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Providing evidence to improve practice

Individual study: Surveys of the benthic infauna of the Crouch Estuary (UK) in relation to TBT contamination.

Published source details

Waldock R., Rees H.L., Matthiessen P. & Pendle M.A. (1999) Surveys of the benthic infauna of the Crouch Estuary (UK) in relation to TBT contamination. Journal of the Marine Biological Association of the United Kingdom, 79, 225-232


This study is summarised as evidence for the intervention(s) shown on the right. The icon shows which synopsis it is relevant to.

Restrict the use of tributyltin or other toxic antifouling coatings Subtidal Benthic Invertebrate Conservation

A replicated, before-and-after study in 1987–1991 of five soft seabed sites along the River Crouch estuary, southeast England, UK (Waldock et al. 1999– same experimental set-up as Rees et al. 1999) found that after restricting the use of tributyltin (TBT), infaunal invertebrate (living inside the seabed) species richness increased at all sites and diversity increased at sites located in the upper-estuary over four years. Data were not statistically tested. Species richness increased from 37 species before restriction to 63 four years after. Upper-estuary sites showed the greatest increases from 5–7 to 19–26 species, while the lower-estuary sites varied from 9–12 species before to 15–22 after. Before restriction, species diversity (reported as a diversity index) was higher at lower-estuary sites than upper-estuary sites. After restriction, diversity remained similar at lower-estuary sites but increased at upper-estuary sites so that they reached similar values to the lower estuary sites. TBT concentrations in sediments, although higher in the upper estuary than the lower estuary, decreased over time at all sites. The use of antifouling ship paints containing TBT was restricted in 1987 in the UK. Annually in 1987–1988 and 1990–1991, infaunal invertebrates (> 5 mm) were surveyed at five sites along the length of the estuary. Four sediment samples/year/site were collected using a grab, and invertebrates identified and counted.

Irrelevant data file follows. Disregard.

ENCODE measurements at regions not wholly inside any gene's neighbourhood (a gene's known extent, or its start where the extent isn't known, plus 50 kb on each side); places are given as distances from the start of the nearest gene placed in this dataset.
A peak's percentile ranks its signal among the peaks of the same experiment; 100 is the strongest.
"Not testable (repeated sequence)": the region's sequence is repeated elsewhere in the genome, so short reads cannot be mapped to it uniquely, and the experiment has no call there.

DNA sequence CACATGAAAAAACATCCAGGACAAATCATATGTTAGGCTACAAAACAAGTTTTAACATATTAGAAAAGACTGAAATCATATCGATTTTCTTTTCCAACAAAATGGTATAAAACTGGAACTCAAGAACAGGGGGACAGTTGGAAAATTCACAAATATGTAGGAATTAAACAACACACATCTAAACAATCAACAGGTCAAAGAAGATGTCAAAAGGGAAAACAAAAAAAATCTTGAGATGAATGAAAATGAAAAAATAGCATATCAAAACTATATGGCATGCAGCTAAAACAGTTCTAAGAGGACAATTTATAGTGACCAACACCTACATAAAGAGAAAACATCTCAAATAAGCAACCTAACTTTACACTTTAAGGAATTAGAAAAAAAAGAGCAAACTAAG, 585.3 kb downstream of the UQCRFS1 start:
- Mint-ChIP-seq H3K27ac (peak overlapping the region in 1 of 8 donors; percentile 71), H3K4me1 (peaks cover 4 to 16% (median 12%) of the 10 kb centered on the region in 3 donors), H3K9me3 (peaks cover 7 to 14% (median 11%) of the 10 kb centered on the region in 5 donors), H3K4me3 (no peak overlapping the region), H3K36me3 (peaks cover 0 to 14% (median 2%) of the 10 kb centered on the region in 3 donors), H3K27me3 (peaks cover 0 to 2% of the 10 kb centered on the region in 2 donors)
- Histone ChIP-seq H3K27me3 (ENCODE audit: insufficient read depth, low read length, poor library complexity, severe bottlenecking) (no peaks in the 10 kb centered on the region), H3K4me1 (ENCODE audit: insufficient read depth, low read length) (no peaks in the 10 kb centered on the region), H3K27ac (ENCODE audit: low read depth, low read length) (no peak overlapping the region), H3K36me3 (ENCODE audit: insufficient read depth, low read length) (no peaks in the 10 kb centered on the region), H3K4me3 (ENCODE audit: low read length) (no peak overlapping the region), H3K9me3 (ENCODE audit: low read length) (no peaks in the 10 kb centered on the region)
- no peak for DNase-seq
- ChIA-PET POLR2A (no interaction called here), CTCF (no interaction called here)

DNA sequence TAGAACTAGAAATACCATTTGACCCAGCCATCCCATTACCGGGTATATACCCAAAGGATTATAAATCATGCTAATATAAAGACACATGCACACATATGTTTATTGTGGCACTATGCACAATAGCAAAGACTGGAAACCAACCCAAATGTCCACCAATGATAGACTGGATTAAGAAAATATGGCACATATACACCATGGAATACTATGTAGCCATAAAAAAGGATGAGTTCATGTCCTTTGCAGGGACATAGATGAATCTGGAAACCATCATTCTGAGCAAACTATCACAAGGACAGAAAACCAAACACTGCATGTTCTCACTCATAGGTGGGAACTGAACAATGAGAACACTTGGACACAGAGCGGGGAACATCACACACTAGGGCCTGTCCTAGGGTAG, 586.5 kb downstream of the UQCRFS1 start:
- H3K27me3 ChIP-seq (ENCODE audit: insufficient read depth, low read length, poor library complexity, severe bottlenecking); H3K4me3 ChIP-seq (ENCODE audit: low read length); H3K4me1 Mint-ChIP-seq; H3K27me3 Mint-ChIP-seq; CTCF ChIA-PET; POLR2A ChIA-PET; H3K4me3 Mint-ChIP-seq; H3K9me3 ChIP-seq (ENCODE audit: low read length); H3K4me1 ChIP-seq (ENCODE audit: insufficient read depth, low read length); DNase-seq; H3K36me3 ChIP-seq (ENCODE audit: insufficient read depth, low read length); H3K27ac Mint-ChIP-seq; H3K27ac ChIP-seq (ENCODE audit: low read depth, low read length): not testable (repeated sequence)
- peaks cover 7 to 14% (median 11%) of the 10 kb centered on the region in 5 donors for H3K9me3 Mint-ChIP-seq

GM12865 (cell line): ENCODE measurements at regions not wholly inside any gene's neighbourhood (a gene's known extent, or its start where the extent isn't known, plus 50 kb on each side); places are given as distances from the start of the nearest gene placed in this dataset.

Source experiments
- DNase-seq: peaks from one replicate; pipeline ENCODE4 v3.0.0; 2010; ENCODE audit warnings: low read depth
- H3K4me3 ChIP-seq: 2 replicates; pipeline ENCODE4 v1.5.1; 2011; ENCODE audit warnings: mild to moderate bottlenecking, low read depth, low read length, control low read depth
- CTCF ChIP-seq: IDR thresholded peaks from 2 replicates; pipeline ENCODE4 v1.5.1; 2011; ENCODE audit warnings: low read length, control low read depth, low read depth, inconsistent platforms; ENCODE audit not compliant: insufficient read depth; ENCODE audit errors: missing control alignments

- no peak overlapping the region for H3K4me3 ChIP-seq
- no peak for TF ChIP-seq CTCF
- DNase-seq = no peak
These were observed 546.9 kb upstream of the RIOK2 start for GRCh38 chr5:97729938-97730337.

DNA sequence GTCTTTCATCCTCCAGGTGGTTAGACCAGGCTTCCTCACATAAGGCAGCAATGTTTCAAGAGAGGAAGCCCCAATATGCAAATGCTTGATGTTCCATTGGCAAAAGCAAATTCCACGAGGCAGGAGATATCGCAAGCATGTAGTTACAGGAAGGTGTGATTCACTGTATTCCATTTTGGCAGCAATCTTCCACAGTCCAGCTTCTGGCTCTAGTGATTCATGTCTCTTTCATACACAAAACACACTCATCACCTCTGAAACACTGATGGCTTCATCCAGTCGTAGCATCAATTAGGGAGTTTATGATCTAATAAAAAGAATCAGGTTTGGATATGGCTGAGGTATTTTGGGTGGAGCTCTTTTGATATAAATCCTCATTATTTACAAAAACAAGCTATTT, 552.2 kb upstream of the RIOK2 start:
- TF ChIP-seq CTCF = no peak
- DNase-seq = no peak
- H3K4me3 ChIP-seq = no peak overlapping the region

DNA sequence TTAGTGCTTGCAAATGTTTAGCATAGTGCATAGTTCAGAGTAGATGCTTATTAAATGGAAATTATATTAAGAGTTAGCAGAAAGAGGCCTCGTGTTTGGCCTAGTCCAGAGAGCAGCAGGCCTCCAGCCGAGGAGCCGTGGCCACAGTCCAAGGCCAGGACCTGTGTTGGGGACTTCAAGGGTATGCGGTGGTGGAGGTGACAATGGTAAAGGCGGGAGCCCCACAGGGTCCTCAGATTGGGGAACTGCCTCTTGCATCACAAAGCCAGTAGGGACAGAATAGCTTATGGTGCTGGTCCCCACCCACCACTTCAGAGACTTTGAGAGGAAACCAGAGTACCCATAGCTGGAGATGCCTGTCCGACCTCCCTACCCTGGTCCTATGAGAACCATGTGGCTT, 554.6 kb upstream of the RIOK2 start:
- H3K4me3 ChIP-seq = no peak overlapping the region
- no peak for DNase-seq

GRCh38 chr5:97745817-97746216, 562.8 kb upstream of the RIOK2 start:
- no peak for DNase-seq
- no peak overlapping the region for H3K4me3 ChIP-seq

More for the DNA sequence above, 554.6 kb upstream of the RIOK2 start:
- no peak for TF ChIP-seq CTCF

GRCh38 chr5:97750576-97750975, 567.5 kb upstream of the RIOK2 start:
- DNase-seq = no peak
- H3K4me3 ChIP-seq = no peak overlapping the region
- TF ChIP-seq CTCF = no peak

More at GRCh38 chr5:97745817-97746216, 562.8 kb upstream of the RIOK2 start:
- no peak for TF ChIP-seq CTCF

(Summarised by Anaëlle Lemasson)